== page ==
Next week’s film for “History Goes to the Movies” is Persepolis (2007). I found the graphic novel fascinating (Satrapi is six months younger than me, and I remember the Iranian Revolution pretty vividly, as it was on TV every night for months).


I did not cook for Passover and I will not cook for Easter. I ordered an Easter dinner for two from a local supermarket. I am craving this. Also this, but with Tafelspitz. Next year in _______?


The testimonies so far at the George Chauvin trial are heartbreaking. If we can’t agree, regardless of our politics, or of the larger political context, that Chauvin murdered George Floyd, we’re really in trouble.


Dad and I are both deep into the Easter candy already. What’s your favorite? I like just about anything Lindt makes.


This week Wednesday is Moderna #2. Hopefully the side efAfter April 21: haircut! movies! However, the case counts are creeping up here again. So who knows.


Dad really loves Penn & Teller Fool Us. We watch it religiously. I find myself oddly fascinated by Teller.


The 2017 Howard’s End is on PBS on demand, so I’m going to try it. I’m not sure it’s a great idea to be a watching a darama about a house. And my attention span has been more Escape to the Chateau lately. But the music seems to be getting through my shell.

~ by Servetus on April 3, 2021.

22 Responses to “Four things four times (days 3, 4, 5 and 6)”

  1. I’ll be the first to admit i’m a technological idiot but does jitterbug have a spam blocking feature? The hubs has it on his iPhone and it prevents the phone from even ringing when it suspects the call is a spam. I’m not sure if that would be helpful for your dad but I figured it was worth a mention

    Good luck on buying a house. The market here is insane as well. Moderate priced homes in fairly good condition last maybe a day or two


    • Dad has the Jitterbug flip phone, and the tech on those can’t block numbers. Sadly.

      I was thinking I’d just stay out of the market for a year until the pandemic effects recede and people start moving again, but since the Fed announced they will keep interest rates low until 2023, that would be a bad bed.


  2. Good luck on the house hunting. We where at our last house far less time than you at your but I understand the ties one feels to a house. The last one we brought home our boys to that house and got married there. We now been at this one longer. My husband has also did major work on both houses. I said last time i would not get so vested in a house but I have once again.


    • Yeah, it’s hard not get invested if you make renovations. And then there’s all the trees my mother planted.


  3. I hope the GrandPad solves these difficulties. It must be exhausting. Good luck with the house hunt!

    Liked by 1 person

    • It’s been a major stressor. And since I’ve been paying attention to this problem, there have actually been court cases that expand the right of robocallers and nuisance calls. It makes me angry because the phone should be a lifeline for dad and it’s just a constant source of danger.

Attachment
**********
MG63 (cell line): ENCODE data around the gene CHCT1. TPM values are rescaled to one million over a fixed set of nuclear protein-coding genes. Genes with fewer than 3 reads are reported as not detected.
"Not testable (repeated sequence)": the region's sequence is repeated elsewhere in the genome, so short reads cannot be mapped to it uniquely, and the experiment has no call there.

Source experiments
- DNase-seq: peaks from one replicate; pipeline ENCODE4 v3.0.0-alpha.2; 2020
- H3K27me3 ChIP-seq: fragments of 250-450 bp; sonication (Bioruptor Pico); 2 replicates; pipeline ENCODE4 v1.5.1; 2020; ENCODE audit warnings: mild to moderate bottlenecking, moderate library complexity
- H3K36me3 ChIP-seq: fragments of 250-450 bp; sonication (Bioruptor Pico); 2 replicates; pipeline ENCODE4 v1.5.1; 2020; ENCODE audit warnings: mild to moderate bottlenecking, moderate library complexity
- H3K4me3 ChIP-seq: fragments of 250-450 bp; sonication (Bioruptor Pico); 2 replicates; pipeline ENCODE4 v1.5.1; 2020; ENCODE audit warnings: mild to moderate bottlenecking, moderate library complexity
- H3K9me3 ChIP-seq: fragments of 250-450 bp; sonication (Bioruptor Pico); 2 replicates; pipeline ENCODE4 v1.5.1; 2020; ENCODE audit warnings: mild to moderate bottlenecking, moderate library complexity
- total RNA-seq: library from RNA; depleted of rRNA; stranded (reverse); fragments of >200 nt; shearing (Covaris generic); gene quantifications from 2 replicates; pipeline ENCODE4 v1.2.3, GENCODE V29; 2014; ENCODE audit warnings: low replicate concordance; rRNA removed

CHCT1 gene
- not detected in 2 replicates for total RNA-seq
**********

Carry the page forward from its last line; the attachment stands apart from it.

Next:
Liked by 1 person

  4. I’d like to put in a good word for renting. I’ve been a home-owner for almost all of my adult life, the conventional wisdom always being that owning a home was an investment, while renting was like flushing money down the toilet. (I still own a vacation home that I’ve had for 40+ years.) When I retired, I sold my primary home, and decided to move into the city where my children and grandchildren lived. I’ve been in the area most of my life — just living in the suburbs. Since I wasn’t sure whether I would want to stay, I rented a home two blocks from my son and his family. That was a dozen years ago, and I am still here — in the rental. And I love it! If something goes wrong or breaks, I call the landlord, and he takes care of it immediately. I put the money from the sale of my house into an investment account, and it’s been doing very well. Would another house have been a better investment? I don’t know, of course — no way to really know the value of a house until you go to sell it. I just don’t bother my pretty little head about that. I’m very happy not having the responsibility of another house. The one at the shore is quite enough, thank you. I’d sell it, too, but it is a big part of my kids’ (and now their kids’) lives, and that brings me enough pleasure to make the aggravation palatable.


    • I don’t disagree with you. I rented my entire adult live until five years ago and even then I wasn’t the homeowner. I really loved someone else being responsible for everything, I always had good experiences renting, and I liked the fact that there were other people around most of the time. The problem is that the situation in my hometown is that if I don’t get back into the real estate market immediately with the proceeds of this sale, I probably won’t be able to get back into it here until at least 2023 and maybe longer. I am not set on staying here, but I would hate to give up the opportunity entirely.


  5. Persepolis (2007) GREAT CHOICE 🙂


  6. Like

  7. This all a lot to deal with, the house hunting, your father’s phone, preparing to move, etc. I can imagine your head isn’t free for much else. Wish the load could be lightened but I guess it’s just something you will have power through.

    I somehow completely missed Persepolis but it does look very good!

    I caught bits and pieces of that trial and it is so depressing to see how murder like that can be justified… I can’t watch anymore until I hear the final outcome.

    Easter candy – always chocolate for me (preferably milk chocolates with nuts).


    • I would really recommend Persepolis — it’s short, well-made, and thought-provoking without being too heavy.

      Yeah, it’s a lot. Although I think I’ve decided that if we get the big stuff done and move him in, we can do some of the littler stuff bit by bit.

      Liked by 1 person

  8. I hope too that all goes well with the house hunting. It is difficult to top Lindt chocolate, particularly Lindor for me.


    • Lindor is the best and there are little Easter eggs.

      My main insight: house hunting is really alienating. At least if you don’t have infinite amounts of money to spend, which probably applies to most house hunters.


  9. We’re house hunting in Andalusia since January 2019. Thanks to Covid and the need for our dogsitter to come and stay at our house while we are away it is not easy. Hope we’ll be able to go to Jerez again come May and continue our search… I wish you luck! And apparently I need to catch up with your posts, I’ve somehow missed the the turning point.